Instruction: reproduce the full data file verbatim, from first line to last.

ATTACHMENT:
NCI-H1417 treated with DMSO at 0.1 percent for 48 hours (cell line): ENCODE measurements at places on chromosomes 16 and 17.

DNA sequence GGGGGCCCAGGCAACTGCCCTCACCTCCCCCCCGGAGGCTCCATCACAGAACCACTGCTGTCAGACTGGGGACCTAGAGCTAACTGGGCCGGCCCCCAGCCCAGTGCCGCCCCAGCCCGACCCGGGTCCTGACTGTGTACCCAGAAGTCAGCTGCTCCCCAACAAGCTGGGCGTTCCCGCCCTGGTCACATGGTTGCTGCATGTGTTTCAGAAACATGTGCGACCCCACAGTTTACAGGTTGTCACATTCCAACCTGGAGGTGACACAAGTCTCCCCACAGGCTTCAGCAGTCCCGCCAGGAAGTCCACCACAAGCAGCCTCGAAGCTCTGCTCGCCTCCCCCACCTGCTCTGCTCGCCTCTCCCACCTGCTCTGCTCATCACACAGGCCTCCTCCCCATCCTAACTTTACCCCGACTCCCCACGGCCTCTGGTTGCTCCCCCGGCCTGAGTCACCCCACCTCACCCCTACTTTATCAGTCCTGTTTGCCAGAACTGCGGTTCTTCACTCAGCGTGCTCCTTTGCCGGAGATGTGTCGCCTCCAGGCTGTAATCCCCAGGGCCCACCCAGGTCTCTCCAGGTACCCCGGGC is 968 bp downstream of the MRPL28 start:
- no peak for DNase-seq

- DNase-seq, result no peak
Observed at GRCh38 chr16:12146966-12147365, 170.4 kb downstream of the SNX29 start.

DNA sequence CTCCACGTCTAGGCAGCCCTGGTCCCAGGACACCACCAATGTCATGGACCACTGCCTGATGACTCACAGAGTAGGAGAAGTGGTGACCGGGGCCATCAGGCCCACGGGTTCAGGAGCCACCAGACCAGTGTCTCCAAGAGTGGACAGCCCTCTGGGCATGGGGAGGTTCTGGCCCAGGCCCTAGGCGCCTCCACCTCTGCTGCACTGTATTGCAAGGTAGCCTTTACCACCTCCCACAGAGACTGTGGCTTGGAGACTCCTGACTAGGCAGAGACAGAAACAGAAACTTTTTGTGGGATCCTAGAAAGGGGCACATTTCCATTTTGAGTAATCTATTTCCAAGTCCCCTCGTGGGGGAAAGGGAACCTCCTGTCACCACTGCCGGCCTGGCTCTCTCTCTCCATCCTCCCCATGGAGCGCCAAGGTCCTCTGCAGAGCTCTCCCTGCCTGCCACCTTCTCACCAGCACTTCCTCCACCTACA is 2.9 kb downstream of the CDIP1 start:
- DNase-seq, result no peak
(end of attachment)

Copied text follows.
NCI-H1417 treated with DMSO at 0.1 percent for 48 hours (cell line): ENCODE measurements at places on chromosomes 16 and 17.

DNA sequence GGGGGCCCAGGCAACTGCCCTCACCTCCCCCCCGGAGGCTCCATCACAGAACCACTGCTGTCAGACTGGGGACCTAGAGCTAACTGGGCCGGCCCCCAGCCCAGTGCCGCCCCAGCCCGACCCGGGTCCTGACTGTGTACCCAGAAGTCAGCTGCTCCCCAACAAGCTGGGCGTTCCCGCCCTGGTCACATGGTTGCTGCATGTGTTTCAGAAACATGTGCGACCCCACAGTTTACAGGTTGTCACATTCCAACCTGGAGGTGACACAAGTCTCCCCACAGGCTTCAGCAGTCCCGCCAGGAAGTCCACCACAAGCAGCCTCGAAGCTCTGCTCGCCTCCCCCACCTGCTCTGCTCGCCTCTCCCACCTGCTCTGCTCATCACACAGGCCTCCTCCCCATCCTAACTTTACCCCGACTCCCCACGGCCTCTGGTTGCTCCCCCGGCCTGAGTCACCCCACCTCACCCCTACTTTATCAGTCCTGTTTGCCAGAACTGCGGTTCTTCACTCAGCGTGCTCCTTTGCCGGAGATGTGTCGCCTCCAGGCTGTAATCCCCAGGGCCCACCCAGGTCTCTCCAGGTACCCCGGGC is 968 bp downstream of the MRPL28 start:
- no peak for DNase-seq

- DNase-seq, result no peak
Observed at GRCh38 chr16:12146966-12147365, 170.4 kb downstream of the SNX29 start.

DNA sequence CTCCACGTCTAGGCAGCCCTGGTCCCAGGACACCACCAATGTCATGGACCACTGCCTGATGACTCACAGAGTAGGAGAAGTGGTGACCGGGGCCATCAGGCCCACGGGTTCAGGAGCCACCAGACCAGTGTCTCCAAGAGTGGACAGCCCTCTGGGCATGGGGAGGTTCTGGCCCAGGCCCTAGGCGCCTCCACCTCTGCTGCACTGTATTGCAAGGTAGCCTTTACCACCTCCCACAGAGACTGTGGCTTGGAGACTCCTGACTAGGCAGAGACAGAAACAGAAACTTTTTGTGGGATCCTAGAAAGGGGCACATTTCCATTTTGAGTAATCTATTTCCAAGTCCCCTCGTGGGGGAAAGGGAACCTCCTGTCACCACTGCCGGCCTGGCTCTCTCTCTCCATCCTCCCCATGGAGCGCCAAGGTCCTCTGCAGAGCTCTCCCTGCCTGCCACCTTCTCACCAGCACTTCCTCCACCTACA is 2.9 kb downstream of the CDIP1 start:
- DNase-seq, result no peak